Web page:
Interfaith families embrace holidays

Staff Writer

 Members of the Fernandez family of Monroe — Sara, Alex, 12, Rachel, 15, and Ray — decorate their home with a Christmas tree, menorah and other holiday items.  SCOTT FRIEDMAN Members of the Fernandez family of Monroe — Sara, Alex, 12, Rachel, 15, and Ray — decorate their home with a Christmas tree, menorah and other holiday items. SCOTT FRIEDMAN Kelli and Pat Antonucci of Monroe used to joke when people would ask what religion their daughters practiced.

“We would say ‘confused,’ ” Kelli Antonucci said.

Truthfully, she doesn’t think her daughters are “confused” at all, even when the holiday season rolls around. Kelli, who was raised Jewish, and Pat, raised Catholic, have embraced both religions in their family, with daughters Jessica, 15, Amanda, 13, and Rebecca, 11, identifying as both. “It’s so normal to us that we don’t even think about it,” the mom said.

Like the Antonuccis, many interfaith families are tasked with making difficult and unique choices: How will the children be raised? How can each spouse avoid “giving up” his or her religion? How will the house be decorated in December?

 James and Monica Brewer, along with son Lev, get ready for Hanukkah and Christmas in Tinton Falls.  MATT DENTON James and Monica Brewer, along with son Lev, get ready for Hanukkah and Christmas in Tinton Falls. MATT DENTON Together, interfaith families learn how to answer these questions and define their own sense of “normal,” especially as the trees, menorahs, kinaras, stockings and dreidels are brought out each year.

The Antonuccis, for example, will go to church and temple on major holidays — Christmas, Easter, Rosh Hashanah and Yom Kippur — but the daughters will not have bat mitzvahs, first communions or confirmations.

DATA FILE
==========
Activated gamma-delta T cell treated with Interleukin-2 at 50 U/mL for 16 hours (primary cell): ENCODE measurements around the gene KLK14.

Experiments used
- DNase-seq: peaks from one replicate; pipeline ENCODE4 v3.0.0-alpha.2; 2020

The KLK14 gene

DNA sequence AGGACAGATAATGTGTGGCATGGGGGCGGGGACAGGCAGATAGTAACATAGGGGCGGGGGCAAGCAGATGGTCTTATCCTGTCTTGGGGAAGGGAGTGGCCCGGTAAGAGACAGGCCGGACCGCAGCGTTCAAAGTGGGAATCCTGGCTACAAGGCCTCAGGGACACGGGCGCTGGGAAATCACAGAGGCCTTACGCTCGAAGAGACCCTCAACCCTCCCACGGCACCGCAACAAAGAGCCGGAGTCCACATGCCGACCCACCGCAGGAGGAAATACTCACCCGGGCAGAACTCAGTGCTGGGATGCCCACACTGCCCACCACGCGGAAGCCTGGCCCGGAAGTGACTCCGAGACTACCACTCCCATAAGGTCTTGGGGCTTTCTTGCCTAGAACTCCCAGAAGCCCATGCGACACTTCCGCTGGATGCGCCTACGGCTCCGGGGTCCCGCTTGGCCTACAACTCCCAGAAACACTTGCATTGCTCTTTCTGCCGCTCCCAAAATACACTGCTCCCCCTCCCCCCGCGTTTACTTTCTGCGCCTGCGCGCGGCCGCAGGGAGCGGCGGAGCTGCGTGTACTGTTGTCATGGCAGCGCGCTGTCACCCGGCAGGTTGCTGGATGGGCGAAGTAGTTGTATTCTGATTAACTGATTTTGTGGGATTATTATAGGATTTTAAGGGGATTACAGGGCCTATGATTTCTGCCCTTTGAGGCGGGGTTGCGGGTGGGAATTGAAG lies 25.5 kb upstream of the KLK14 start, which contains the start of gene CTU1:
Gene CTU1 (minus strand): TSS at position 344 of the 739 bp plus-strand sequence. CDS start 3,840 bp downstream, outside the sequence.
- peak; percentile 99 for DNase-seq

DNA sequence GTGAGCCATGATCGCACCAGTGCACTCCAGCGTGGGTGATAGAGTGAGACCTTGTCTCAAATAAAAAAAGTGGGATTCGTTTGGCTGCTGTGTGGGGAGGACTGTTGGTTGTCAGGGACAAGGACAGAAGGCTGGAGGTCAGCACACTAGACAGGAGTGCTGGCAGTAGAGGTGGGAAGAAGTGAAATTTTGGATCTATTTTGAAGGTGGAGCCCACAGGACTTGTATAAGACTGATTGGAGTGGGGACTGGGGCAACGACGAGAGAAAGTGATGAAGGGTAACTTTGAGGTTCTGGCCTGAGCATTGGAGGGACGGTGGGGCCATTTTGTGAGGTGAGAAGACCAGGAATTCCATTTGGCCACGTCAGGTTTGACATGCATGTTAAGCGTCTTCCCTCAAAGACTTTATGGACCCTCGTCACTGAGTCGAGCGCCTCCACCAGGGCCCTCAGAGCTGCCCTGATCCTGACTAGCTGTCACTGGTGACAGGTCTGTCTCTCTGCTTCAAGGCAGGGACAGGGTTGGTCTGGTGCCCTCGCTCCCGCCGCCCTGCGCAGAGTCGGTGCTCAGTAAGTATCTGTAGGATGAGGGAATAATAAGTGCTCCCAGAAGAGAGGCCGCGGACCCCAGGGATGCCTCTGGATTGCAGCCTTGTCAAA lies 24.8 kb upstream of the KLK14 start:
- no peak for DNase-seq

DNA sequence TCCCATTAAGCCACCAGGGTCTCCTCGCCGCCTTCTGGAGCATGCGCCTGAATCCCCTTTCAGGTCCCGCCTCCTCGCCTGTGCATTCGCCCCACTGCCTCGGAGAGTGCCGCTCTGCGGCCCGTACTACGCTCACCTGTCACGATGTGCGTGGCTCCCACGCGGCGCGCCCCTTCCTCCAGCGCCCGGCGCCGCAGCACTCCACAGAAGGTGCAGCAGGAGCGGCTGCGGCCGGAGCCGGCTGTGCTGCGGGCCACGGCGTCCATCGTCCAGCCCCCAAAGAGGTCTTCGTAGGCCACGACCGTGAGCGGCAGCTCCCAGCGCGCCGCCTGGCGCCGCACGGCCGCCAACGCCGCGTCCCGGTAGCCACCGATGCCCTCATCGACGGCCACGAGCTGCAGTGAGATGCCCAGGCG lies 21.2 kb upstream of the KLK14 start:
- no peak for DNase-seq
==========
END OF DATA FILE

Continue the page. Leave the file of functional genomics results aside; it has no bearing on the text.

“They feel like they got kind of gypped on that, but … I think that what you lose, you gain in some other way,” Kelli Antonucci said.

And she’s not just talking about the fact that her daughters receive double the gifts.

“It’s nice that we get presents usually more than other kids would,” Jessica said. “But it’s also nice to know what religion your parents grew up with and to get a taste of both in your life. I really like having two religions, honestly. … It kind of defines who I am, because it’s something really different about me.

“You don’t really talk to a lot of people that have two religions — so it’s kind of part of who I am and my personality.”

Jessica said she feels she is able to form her own religion from her experiences with both Judaism and Catholicism.

While the Antonuccis have found comfort in the way they acknowledge religion, some rabbis, such as Rabbi Michael Pont of the Marlboro Jewish Center — a Conservative congregation — are more critical of that approach.

“Ultimately, I think each individual should know who he or she is from a faith perspective. … I kind of feel like if you’re celebrating both, then you’re not really embracing either,” Pont said. “That’s my concern.”

Rabbi Marc Kline of the Monmouth Reform Temple in Tinton Falls echoed Pont’s concerns.

“You can be biracial,” Kline said. “You can be bisexual. But you can’t have two different religious traditions that contradict each other and call them both yours.”

James and Monica Brewer of Tinton Falls wanted their children, Jonah, 14, and Lev, 12, to grow up with one clear-cut religion.

“I told my wife I wanted my children to be raised religious, with a religion,” James Brewer said. “I wanted them to have that moral background and the moral compass that religions provide a person. I said [to Monica], ‘You can choose whether it’s Jewish or Christian, but I want them raised religious, and I don’t want to do it halfway.’ ”

Even though Monica Brewer did not grow up as an observant Jew — unlike her husband, who was raised a devout Christian — it didn’t change the fact that she wanted her children raised Jewish.

“Ironic, don’t you think?” Monica Brewer said. “It’s cultural and tribal — that is what it is to be Jewish for me, and I wasn’t willing to forgo all of that.”